Creating Controls In Code

Sometimes it is useful to be able to create and add controls to views in code, without using Interface Builder. In this blog post, we’ll learn how to add a button and a label to our view. Other controls will follow the same general pattern. The source code for this example is here: CodedControls

If you want to start from scratch, start up Xcode and make a new single view application. Open the ViewController.h file, and add a property for a UIButton as shown:

#import

@interface ViewController : UIViewController

@property (nonatomic, weak) UIButton *button;

@end

Now open ViewController.m. First, modify the viewDidLoad method:

- (void)viewDidLoad
{
    [super viewDidLoad];
    [self makeButton];
}

Don’t worry that the makeButton method is undefined, we’ll define it next. In fact, here it is now:

- (void)makeButton
{
    //make a new button and display it on the view.
    CGRect buttonFrame = CGRectMake(self.view.frame.size.width/2 - 150/2,
                                    30, 150, 50);
    self.button = [UIButton buttonWithType:UIButtonTypeRoundedRect];
    self.button.frame = buttonFrame;
    [self.button setTitle:@"Hello" forState:UIControlStateNormal];
    [self.button addTarget:self
                    action:@selector(buttonPressed)
          forControlEvents:UIControlEventTouchUpInside];
    [self.view addSubview:self.button];
}

All UIControls are subclasses of UIView, and all views need a frame. Here, we set the button’s frame to be 150 points wide and 50 points tall, centered in the view, and 30 points from the top. Next, we actually instantiate the UIButton, and assign the instance to self.button. (We really don’t need a property for this, but I’ve made a property for clarity). We set the title on the button.

The next line sets the target and action for the touch up inside event on the button. The target in this case is self (this view controller), the action is a selector that we will define in a moment, and the control event is UIControlEventTouchUpInside. Other controls have other control events, but you will see all of them listed in the code completion tool tips when you begin typing UIControlEvent… for a specific control.

Finally, we add the button we’ve just made to the controller’s view as a subview. The button property was defined as weak (having an initial reference count of 0). When we assign it to the view controller’s view, the button gets a reference count of 1. Later, when the view is deleted, the button will be deleted as well.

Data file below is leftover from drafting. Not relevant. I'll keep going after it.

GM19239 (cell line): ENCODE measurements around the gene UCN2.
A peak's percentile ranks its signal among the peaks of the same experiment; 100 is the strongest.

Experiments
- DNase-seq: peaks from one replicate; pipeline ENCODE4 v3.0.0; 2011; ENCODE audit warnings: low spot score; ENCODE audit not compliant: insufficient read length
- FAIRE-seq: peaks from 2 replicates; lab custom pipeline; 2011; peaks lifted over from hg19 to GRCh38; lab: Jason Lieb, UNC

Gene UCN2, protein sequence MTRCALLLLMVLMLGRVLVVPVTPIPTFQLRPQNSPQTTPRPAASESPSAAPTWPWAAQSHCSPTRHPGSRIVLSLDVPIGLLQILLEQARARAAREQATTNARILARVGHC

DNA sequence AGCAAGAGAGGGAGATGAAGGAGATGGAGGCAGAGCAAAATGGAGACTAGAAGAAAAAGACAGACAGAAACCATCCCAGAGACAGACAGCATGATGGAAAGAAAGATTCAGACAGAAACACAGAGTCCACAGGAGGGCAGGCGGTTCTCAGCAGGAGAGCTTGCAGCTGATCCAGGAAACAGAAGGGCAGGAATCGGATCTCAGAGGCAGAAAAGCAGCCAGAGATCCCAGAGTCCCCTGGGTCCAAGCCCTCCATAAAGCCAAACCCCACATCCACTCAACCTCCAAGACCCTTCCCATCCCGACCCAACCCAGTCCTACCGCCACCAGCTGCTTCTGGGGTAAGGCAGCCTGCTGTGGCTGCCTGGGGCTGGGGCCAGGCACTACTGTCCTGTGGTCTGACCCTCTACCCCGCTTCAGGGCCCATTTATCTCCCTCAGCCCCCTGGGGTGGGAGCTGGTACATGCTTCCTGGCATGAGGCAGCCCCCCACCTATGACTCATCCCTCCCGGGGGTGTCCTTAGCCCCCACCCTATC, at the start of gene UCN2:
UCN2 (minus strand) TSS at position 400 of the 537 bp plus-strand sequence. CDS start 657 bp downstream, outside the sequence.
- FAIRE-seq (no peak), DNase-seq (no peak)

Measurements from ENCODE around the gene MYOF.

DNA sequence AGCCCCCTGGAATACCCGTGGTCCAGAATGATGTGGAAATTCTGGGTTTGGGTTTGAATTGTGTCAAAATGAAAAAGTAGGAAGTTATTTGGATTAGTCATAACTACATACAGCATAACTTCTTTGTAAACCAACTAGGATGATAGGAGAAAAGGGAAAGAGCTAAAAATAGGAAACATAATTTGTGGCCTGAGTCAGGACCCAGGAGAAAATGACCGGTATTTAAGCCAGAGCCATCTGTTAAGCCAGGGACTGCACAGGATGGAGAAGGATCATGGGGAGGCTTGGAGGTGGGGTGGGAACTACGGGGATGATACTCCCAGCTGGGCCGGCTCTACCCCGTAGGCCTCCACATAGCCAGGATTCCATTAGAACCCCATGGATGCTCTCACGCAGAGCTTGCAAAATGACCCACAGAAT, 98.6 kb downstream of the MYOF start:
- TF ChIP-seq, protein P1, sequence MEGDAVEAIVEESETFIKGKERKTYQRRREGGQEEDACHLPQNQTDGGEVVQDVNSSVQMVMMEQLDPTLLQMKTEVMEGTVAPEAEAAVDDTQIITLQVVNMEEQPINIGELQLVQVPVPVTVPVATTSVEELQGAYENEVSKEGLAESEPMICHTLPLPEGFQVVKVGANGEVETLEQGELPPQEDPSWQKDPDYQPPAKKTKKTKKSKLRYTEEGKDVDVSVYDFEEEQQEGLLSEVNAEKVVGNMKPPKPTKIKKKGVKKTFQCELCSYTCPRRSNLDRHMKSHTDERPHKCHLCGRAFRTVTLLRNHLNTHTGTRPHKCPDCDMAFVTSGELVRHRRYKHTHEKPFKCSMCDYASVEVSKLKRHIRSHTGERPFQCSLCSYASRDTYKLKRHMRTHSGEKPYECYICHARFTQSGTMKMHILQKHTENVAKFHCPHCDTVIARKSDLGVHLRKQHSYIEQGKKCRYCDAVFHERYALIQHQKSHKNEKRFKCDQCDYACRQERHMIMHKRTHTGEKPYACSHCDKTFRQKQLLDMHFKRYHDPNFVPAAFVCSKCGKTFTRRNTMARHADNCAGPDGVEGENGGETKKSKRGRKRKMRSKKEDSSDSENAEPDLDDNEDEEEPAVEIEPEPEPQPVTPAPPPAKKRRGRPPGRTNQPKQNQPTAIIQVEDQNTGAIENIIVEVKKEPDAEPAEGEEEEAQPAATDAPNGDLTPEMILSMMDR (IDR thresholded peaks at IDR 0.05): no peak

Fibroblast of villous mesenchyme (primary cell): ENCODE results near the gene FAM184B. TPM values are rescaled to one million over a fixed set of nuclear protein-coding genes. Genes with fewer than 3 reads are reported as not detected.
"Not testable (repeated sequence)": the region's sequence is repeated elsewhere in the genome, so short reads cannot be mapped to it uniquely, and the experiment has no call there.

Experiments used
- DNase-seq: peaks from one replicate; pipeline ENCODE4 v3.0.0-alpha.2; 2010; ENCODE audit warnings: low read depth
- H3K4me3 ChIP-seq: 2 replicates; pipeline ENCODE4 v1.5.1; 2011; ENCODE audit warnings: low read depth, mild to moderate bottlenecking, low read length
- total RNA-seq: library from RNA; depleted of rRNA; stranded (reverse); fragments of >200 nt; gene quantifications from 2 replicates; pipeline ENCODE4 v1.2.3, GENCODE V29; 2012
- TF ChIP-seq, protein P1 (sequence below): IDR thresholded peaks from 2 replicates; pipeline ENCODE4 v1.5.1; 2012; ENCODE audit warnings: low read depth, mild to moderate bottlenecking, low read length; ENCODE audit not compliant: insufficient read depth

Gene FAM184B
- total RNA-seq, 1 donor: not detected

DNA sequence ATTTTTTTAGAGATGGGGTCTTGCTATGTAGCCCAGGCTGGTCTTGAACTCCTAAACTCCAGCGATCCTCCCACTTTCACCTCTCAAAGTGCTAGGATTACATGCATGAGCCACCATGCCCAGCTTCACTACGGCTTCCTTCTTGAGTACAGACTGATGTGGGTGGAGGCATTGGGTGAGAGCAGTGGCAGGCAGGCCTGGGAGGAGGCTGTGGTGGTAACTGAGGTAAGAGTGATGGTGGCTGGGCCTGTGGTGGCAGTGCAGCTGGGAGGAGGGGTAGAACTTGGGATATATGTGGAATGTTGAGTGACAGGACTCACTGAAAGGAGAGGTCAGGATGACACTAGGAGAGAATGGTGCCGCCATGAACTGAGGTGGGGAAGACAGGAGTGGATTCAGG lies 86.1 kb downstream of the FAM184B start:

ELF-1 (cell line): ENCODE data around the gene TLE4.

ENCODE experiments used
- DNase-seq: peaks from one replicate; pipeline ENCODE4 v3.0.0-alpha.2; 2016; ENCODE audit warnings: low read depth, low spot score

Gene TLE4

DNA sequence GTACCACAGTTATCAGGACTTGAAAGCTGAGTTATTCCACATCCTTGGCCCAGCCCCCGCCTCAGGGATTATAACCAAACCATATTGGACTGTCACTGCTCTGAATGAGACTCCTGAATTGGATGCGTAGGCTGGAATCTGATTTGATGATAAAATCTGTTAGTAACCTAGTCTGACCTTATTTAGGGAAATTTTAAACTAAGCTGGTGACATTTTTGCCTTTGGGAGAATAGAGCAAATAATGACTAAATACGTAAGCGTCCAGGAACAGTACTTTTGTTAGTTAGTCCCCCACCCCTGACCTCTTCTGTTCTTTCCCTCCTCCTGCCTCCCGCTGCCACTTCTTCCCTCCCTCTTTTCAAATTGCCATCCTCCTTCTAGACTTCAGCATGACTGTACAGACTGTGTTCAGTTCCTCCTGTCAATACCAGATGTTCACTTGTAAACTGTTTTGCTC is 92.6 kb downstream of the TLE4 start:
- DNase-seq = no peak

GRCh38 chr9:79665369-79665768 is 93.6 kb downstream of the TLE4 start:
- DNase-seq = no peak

The selector we set as the action method for the button is called buttonPressed. I guess we’d better define that method, too:

- (void)buttonPressed
{
    NSLog(@"Hello, button");
    if ([self.button.titleLabel.text isEqualToString:@"Hello"]) {
        [self.button setTitle:@"OK" forState:UIControlStateNormal];

        //Make a label, add it to the view:
        UILabel *label = [UILabel new];
        label.frame = CGRectMake(0, 100, 320, 22);
        [label setTextAlignment:NSTextAlignmentCenter];
        label.text = @"Hello, button";
        //set the label's tag so we can easily find it later:
        label.tag = 1;
        [self.view addSubview:label];
    } else {
        [self.button setTitle:@"Hello" forState:UIControlStateNormal];
        //find the label and remove it from the view.
        //because "label" was local to the above if block,
        //it is deleted from memory.
        for (UIView *view in self.view.subviews) {
            if (view.tag == 1) {
                [view removeFromSuperview];
            }
        }
    }
}

After logging out “Hello, button” to the console, we get the current text on the button. If the text is “Hello” we change it to “OK.” Then we create a new label. We set several properties on the label, including it’s tag value to make it easier to find later. The label is displayed by adding it to the controller’s view as a subview in the same way as the button was displayed. Note that “label” is local to the if clause: if the label had not been added to the subview, it would not be retained by any other object, and ARC would reclaim its memory. By making it a subview of the controller’s view, we’ve given it a retain count of one.

In the else clause, we set the text on the button back to “Hello.” Then we remove the label by finding it by inspecting the tag property on all subviews of the controller’s view. As soon as we call removeFromSuperview, the label’s retain count drops to 0, and ARC releases its memory the next time through the run loop.

Run the app. When the view is displayed, a new button is created. When the button is tapped, a new label is created on the view and the text on the button changes. Tapping the button again makes the label go away (it is actually removed from the view and deleted from memory). You can repeat this cycle as often as you want.

Try dynamically creating a slider, and setting the text on a dynamically created label depending on the slider’s value. Or maybe make an image view dynamically. . . Now that you know the basic principles, you can make virtually any user interface entirely in code!

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